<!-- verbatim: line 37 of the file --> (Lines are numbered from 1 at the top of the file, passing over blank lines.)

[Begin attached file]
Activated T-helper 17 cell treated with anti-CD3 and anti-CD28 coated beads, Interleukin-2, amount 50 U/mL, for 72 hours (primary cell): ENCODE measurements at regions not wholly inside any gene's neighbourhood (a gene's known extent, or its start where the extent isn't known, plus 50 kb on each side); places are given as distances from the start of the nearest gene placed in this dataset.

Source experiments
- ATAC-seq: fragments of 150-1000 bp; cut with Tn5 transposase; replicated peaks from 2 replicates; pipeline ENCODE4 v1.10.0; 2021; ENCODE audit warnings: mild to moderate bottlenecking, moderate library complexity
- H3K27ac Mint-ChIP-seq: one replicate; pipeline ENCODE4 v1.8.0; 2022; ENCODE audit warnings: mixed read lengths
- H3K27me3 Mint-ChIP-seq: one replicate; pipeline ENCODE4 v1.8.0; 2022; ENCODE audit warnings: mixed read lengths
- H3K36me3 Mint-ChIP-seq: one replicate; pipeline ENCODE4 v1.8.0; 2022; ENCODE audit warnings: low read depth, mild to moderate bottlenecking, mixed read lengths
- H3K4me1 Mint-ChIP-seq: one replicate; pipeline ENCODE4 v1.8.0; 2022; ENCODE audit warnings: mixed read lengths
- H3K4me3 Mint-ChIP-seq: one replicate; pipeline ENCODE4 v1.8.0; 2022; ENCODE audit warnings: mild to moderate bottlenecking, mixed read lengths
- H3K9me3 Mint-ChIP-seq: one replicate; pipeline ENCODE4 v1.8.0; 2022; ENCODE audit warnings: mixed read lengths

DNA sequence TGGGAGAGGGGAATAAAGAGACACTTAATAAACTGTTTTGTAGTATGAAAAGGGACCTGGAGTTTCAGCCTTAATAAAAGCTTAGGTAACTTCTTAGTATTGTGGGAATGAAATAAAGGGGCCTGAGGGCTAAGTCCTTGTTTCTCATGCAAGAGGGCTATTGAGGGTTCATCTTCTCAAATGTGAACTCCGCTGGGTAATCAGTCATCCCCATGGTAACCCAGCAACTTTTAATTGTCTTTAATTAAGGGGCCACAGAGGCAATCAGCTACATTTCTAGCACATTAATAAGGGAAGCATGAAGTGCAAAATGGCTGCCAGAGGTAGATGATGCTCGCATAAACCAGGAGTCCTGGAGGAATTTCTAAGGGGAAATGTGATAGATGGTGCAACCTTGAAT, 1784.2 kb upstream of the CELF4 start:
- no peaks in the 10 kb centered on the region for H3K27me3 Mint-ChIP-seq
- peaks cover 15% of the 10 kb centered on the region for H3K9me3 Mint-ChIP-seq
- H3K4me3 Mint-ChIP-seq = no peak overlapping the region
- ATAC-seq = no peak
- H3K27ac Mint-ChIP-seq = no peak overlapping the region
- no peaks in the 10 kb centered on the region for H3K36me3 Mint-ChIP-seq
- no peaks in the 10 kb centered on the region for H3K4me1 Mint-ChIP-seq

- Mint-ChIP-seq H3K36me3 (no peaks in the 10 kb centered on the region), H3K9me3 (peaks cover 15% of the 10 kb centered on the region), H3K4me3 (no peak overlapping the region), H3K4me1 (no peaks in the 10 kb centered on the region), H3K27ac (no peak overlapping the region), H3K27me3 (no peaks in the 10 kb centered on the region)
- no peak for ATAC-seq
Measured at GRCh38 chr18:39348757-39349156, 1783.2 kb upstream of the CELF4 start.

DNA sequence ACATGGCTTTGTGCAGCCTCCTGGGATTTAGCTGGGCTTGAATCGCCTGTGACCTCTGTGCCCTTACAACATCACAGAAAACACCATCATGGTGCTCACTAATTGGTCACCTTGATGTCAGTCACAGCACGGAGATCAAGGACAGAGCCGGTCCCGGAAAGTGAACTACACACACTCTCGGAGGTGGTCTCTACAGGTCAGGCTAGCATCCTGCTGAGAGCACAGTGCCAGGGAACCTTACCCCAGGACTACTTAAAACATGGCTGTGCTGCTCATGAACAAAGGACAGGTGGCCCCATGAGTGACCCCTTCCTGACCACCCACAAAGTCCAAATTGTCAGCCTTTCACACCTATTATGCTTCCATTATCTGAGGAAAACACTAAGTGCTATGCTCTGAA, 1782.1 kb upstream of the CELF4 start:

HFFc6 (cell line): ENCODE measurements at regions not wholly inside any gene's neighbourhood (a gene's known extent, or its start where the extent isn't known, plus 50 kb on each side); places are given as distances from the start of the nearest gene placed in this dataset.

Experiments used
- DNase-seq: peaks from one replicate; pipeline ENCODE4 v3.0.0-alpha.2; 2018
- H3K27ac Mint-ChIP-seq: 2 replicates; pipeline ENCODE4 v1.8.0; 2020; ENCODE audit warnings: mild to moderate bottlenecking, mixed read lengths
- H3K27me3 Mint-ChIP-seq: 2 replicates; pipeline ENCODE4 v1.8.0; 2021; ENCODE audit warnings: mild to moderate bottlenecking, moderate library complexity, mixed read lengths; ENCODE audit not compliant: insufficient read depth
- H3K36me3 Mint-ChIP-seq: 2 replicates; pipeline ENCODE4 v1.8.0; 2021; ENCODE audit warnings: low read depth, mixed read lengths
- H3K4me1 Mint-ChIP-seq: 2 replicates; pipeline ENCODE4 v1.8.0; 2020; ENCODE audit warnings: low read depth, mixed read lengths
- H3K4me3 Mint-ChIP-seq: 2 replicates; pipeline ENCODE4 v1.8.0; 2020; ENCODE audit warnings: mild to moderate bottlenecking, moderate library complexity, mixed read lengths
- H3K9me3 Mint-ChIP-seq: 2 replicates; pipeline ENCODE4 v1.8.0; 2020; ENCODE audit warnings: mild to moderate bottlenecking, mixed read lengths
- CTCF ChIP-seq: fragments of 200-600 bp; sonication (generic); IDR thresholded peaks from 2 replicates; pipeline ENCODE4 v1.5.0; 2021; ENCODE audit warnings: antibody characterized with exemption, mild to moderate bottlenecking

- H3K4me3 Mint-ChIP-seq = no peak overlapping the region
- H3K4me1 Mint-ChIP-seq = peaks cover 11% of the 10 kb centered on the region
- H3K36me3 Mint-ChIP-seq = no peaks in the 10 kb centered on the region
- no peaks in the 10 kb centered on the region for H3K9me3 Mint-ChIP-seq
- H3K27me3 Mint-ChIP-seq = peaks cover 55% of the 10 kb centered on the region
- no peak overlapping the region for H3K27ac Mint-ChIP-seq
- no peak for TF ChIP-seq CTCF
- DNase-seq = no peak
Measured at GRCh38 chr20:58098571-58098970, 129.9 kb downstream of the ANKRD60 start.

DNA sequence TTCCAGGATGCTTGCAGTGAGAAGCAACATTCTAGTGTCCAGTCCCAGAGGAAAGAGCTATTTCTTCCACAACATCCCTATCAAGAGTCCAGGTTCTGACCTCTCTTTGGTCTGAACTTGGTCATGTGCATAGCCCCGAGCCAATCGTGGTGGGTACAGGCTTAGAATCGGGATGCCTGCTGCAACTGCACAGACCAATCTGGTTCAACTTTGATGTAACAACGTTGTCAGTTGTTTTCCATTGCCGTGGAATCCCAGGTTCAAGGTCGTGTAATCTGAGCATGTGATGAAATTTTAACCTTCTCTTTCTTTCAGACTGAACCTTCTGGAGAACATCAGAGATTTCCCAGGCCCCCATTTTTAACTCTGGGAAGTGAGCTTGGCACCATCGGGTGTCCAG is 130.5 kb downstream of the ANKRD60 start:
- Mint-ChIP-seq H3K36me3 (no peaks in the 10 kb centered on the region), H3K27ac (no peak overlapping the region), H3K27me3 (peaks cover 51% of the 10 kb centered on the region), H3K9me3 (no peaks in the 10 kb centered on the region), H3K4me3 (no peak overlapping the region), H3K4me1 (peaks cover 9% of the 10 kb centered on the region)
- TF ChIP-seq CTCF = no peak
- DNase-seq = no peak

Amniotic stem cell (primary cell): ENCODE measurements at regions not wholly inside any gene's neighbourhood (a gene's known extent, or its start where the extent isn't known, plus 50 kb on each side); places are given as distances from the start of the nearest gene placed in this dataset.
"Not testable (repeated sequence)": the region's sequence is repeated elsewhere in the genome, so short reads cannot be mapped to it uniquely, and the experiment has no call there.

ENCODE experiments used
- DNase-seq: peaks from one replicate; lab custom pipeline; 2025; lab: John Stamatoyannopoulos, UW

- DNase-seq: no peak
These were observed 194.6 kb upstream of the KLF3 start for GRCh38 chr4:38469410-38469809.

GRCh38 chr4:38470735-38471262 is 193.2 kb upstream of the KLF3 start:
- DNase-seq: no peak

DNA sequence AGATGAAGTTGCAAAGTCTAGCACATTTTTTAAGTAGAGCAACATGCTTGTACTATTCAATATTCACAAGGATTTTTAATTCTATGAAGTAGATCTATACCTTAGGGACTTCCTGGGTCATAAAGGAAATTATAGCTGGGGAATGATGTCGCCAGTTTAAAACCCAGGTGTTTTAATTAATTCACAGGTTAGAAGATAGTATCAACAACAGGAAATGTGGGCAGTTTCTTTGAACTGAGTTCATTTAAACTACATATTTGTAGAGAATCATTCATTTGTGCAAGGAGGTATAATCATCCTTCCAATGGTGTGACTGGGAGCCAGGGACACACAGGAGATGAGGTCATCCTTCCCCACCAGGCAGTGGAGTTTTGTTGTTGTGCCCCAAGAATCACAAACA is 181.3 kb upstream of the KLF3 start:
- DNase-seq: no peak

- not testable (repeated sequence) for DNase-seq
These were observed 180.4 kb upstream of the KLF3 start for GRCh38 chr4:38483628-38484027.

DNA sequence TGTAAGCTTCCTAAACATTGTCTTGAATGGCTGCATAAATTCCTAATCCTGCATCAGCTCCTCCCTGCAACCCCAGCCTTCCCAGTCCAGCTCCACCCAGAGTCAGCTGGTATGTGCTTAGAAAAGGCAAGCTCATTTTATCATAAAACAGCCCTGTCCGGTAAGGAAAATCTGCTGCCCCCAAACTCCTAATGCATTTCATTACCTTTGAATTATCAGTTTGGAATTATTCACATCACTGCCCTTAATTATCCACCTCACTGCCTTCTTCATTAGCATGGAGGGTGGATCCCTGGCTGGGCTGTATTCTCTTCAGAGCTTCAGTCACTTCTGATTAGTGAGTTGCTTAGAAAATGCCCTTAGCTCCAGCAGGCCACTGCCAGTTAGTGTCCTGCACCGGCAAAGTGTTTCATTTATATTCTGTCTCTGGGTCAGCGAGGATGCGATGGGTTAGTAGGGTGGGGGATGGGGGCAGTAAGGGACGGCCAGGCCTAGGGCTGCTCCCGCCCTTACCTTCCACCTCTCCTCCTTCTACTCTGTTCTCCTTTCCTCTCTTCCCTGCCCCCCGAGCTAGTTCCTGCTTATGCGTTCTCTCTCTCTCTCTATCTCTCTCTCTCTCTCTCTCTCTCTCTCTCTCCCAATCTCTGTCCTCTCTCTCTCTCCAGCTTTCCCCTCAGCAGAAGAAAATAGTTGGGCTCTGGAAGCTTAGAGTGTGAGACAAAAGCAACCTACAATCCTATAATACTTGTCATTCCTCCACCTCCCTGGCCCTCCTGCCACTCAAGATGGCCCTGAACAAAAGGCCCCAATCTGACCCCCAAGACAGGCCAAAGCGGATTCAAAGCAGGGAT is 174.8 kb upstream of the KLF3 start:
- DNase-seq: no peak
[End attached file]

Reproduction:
- no peak overlapping the region for H3K27ac Mint-ChIP-seq